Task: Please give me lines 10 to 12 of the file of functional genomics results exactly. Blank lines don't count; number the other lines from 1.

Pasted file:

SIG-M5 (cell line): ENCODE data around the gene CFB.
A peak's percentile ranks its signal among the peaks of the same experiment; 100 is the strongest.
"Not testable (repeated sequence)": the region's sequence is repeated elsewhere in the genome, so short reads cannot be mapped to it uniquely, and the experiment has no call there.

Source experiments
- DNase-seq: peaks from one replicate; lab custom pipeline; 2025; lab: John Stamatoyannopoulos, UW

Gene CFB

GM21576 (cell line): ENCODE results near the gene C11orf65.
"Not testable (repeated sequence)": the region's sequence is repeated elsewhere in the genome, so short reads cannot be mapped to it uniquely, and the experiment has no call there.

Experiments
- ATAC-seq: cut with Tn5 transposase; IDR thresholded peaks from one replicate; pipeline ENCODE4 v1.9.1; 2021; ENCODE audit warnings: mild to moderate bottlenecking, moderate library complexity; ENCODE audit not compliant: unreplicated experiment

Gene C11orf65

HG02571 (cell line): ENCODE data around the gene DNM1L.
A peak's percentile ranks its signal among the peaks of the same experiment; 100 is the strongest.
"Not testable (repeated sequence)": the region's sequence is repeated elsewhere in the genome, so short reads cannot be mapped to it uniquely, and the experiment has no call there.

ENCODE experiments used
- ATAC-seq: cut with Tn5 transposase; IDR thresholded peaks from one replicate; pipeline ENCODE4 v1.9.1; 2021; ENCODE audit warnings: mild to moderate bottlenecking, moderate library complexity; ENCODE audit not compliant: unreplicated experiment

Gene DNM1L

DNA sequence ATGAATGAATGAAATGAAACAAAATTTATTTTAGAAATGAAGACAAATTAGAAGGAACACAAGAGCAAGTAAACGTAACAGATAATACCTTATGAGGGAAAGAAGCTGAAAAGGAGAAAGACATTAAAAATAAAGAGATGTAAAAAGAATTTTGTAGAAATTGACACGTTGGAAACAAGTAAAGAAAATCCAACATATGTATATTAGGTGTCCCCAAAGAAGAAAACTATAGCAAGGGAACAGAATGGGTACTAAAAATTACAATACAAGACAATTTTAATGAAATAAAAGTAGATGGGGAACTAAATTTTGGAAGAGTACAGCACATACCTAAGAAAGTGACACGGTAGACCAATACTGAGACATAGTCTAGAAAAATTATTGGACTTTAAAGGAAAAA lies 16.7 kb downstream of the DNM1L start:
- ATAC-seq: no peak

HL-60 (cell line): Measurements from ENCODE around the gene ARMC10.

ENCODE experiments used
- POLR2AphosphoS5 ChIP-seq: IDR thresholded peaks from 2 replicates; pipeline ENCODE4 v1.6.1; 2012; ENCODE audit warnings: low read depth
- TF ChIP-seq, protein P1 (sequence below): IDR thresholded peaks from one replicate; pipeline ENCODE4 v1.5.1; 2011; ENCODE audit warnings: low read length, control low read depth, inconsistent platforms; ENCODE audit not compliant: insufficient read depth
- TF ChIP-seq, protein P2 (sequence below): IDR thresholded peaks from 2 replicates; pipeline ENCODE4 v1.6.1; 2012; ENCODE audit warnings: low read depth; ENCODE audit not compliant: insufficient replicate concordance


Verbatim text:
- ATAC-seq: cut with Tn5 transposase; IDR thresholded peaks from one replicate; pipeline ENCODE4 v1.9.1; 2021; ENCODE audit warnings: mild to moderate bottlenecking, moderate library complexity; ENCODE audit not compliant: unreplicated experiment

Gene C11orf65

HG02571 (cell line): ENCODE data around the gene DNM1L.